STOCKHOLM, Jan. 12 -- More than 700 German police officers raided dozens of mosques, apartments and small businesses across Germany on Wednesday in a bid to break up a loosely organized network of Islamic radicals, authorities said.
Counterterrorism officials and prosecutors said 22 people were arrested, most on suspicion of raising money for extremist causes and forging passports and other official documents. Investigators said there was no evidence that the network was planning any attacks and gave few details about its ideological goals or motives.
Unidentified men enter a hallway leading to a mosque in Frankfurt that was raided by German police targeting a network of Islamic radicals.
(Bernd Kammerer -- AP)
The sweep was part of an aggressive anti-terrorism strategy recently initiated by the German government, which faced heavy internal and external criticism for moving slowly in response to threats from Islamic radicals after the Sept. 11, 2001, attacks in the United States. The leaders of the Sept. 11 plot were part of an al Qaeda cell in Hamburg that had attracted the attention of German investigators before the hijackings but managed to keep its intentions secret.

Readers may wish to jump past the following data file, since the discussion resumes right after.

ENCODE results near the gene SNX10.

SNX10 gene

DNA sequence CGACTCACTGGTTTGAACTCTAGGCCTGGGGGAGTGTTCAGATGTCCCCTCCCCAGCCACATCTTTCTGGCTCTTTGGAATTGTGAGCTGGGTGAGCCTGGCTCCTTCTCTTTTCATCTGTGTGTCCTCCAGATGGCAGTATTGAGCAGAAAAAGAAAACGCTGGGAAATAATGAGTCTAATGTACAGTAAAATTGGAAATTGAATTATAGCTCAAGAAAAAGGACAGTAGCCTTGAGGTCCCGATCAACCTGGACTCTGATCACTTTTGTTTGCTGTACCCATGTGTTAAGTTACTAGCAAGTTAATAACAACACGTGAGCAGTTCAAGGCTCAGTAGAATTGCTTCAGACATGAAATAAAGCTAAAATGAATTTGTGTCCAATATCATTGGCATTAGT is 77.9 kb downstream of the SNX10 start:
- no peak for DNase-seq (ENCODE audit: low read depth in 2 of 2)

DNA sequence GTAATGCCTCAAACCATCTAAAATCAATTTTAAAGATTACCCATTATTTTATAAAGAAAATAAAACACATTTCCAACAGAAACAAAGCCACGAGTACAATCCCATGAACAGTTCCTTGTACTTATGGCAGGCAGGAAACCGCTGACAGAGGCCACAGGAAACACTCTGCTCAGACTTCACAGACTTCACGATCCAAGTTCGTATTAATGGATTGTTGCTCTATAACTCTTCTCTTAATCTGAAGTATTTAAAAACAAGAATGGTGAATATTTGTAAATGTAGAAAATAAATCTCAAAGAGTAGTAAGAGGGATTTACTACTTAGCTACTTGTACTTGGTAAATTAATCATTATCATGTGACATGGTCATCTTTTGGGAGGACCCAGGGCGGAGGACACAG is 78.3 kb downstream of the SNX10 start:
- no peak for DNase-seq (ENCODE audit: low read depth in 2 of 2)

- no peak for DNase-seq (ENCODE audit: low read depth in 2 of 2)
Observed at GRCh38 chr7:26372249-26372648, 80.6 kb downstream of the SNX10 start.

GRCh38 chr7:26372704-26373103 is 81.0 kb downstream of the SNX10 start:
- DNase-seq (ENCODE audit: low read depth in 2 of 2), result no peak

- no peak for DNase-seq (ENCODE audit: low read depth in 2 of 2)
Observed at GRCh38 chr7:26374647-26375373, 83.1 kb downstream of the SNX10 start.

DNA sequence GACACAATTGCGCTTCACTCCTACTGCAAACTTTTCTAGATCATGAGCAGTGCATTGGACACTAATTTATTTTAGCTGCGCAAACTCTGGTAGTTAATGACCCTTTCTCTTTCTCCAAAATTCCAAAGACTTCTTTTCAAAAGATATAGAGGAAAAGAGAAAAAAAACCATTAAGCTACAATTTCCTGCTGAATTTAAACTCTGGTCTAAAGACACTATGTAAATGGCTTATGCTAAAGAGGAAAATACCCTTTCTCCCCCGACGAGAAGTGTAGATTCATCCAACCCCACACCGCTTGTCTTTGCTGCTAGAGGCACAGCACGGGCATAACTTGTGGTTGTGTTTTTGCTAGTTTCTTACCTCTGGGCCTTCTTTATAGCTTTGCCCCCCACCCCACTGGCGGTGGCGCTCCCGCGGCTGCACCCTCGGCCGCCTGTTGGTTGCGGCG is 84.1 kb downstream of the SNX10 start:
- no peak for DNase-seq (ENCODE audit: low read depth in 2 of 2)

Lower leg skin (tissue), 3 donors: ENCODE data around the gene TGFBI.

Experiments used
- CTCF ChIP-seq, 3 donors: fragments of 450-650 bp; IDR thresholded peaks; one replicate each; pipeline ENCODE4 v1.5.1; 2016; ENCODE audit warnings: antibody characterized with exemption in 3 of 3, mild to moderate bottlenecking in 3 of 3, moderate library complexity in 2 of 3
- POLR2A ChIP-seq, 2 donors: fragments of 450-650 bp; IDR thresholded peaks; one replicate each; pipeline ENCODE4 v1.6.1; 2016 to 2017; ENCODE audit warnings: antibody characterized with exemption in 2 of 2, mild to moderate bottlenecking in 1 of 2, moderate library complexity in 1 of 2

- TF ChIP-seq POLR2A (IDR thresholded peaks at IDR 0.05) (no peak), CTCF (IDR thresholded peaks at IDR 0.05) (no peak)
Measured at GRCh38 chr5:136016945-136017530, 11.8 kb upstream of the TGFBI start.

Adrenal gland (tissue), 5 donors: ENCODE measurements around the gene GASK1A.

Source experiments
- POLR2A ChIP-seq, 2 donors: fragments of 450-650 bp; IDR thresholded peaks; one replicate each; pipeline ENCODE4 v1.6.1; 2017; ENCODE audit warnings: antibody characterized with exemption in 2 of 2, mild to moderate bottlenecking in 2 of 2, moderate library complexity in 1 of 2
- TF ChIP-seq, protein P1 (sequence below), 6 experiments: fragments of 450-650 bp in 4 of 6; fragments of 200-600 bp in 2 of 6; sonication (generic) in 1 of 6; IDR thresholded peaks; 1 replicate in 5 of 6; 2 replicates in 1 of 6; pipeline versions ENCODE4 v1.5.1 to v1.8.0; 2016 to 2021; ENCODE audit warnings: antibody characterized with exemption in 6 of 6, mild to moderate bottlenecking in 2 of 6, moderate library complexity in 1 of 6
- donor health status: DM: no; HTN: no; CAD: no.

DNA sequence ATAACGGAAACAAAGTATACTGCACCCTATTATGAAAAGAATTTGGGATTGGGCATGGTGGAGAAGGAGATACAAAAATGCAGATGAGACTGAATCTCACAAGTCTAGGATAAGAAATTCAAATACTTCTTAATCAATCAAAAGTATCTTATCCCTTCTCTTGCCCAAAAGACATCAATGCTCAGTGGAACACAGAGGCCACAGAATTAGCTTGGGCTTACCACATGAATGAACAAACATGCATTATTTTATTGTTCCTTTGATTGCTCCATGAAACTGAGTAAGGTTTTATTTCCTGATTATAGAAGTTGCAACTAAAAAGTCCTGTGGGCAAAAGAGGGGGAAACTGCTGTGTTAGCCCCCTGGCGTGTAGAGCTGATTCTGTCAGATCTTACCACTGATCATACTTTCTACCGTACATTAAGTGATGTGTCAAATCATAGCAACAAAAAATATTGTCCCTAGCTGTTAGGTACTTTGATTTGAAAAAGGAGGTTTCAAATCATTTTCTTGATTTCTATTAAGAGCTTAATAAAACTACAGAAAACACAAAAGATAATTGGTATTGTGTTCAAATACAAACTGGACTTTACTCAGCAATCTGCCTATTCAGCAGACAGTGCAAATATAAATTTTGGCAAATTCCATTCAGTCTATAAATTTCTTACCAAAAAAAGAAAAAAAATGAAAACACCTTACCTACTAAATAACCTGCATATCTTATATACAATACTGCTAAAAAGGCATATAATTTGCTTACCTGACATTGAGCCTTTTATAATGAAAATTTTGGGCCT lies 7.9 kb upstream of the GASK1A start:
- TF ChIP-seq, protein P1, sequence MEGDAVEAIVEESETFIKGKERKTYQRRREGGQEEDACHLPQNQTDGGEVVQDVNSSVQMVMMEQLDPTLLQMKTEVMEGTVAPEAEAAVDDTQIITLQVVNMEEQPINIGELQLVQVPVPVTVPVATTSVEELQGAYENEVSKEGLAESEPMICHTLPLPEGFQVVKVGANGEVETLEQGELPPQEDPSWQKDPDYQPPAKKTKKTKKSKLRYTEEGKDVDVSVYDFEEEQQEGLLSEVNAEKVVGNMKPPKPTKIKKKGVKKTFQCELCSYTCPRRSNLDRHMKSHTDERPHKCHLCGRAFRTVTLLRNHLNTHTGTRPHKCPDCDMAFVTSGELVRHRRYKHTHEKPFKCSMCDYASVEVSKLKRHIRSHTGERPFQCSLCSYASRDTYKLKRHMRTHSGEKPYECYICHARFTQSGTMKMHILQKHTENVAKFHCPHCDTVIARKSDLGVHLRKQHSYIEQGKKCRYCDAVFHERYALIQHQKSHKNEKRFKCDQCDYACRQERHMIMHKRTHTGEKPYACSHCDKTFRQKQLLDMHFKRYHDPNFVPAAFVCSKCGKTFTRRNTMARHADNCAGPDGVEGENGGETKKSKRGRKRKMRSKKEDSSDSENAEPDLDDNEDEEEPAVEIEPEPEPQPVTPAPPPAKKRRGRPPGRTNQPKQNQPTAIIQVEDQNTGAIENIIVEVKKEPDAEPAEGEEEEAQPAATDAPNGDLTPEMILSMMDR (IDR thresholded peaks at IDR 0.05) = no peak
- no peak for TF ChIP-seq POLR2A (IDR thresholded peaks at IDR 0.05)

German officials have estimated that there are about 3,000 Islamic extremists in the country, but until recently few faced the threat of arrest or punishment. That has changed in recent months with the adoption of anti-terrorism laws and stricter immigration controls that have enabled investigators to act preemptively.
Authorities said the 22 suspects arrested Wednesday came from several Arab countries, Germany and Bulgaria. Five were women.
Investigators said that many of the suspects had been under surveillance for months and that the network was centered in the towns of Ulm and New Ulm, which sit on opposite banks of the Danube River in southern Germany. Arrests and raids were also carried out in Frankfurt, Bonn, Duesseldorf and Freiburg.
"The success of this investigation shows once again how important our uncompromising strategy of attack is," said Heribert Rech, interior minister for the southern state of Baden-Wuerttemberg, which includes Ulm.
Officials said some of the suspects, who were not identified by name, had ties to Ansar al-Islam, a network that has organized attacks against U.S. troops and their allies in Iraq. Last month, German police said they broke up a plot by Ansar operatives to attack Iraq's interim prime minister, Ayad Allawi, during a visit to Berlin.
But German authorities also said the people arrested Wednesday were loosely organized and not affiliated with any particular group, describing the network as more of a criminal enterprise. "There may be some overlapping of individuals, but we are looking at this more from a logistical standpoint of criminal support," said Horst Haog, a spokesman for the Baden-Wuerttemberg police.
Smiley reported from Berlin.